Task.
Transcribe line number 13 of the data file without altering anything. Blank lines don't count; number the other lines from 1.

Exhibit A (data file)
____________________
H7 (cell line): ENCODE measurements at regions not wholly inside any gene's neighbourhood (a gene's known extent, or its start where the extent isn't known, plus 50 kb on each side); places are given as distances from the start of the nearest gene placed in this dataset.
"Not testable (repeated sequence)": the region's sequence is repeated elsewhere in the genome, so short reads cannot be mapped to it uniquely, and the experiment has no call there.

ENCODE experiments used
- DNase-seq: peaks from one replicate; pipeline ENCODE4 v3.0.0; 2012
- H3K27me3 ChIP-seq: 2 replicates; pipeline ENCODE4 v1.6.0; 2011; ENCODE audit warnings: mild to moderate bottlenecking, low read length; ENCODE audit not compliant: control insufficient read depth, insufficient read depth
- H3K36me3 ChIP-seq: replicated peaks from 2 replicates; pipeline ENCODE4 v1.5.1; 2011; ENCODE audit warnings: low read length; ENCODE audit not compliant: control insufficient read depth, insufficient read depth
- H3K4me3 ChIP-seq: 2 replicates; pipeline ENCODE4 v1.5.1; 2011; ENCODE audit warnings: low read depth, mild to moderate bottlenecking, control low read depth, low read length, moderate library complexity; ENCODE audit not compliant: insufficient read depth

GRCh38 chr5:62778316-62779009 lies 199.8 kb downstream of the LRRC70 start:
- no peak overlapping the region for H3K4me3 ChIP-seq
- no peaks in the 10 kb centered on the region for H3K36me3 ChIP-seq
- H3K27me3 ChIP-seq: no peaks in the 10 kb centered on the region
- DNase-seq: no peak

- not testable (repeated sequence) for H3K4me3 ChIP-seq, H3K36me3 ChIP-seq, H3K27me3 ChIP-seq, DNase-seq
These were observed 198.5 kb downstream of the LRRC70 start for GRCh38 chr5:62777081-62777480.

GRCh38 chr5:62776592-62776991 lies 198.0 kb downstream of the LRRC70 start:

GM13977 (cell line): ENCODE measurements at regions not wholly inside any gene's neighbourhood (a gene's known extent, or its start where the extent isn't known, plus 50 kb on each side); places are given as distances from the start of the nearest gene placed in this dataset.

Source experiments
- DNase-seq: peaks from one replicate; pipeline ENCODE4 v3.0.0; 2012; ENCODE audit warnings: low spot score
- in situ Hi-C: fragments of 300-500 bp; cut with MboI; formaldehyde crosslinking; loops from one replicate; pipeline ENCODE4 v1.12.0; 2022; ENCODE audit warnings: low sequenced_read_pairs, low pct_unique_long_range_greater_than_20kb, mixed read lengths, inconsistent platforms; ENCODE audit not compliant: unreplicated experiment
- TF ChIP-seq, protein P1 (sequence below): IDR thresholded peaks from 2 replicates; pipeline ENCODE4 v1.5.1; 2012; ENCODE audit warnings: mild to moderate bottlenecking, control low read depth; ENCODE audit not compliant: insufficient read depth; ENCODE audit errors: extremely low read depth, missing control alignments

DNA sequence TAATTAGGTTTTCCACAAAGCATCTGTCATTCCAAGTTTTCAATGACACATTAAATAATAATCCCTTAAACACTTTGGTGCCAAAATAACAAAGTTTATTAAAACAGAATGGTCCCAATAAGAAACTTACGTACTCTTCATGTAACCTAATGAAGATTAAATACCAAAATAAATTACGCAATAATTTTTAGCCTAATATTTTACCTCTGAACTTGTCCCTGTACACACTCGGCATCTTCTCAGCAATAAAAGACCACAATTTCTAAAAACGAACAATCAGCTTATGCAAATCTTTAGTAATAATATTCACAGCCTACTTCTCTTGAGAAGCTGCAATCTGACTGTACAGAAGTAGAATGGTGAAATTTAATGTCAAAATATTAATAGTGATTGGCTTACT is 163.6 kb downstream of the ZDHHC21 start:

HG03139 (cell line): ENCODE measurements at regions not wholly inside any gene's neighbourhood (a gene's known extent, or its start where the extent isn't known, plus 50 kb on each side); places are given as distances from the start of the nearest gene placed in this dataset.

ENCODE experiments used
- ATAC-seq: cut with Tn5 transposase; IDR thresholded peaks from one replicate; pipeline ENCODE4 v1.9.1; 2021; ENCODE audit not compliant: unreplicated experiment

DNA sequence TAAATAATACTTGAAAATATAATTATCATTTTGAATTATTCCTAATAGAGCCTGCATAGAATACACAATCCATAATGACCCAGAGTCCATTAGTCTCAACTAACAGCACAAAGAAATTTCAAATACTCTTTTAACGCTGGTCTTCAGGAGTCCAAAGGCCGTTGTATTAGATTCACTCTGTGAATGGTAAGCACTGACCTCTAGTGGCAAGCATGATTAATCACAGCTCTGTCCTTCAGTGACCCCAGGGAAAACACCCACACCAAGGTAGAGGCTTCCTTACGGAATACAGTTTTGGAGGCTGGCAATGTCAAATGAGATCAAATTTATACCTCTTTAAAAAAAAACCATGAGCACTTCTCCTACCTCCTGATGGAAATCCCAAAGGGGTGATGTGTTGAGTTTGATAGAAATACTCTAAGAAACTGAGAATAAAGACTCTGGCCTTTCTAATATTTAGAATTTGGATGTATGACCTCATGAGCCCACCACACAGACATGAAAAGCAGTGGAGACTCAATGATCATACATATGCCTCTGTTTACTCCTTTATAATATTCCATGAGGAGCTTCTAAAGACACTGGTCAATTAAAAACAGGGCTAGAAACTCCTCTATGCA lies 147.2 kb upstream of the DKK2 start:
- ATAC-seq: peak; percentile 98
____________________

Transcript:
- not testable (repeated sequence) for H3K4me3 ChIP-seq, H3K36me3 ChIP-seq, H3K27me3 ChIP-seq, DNase-seq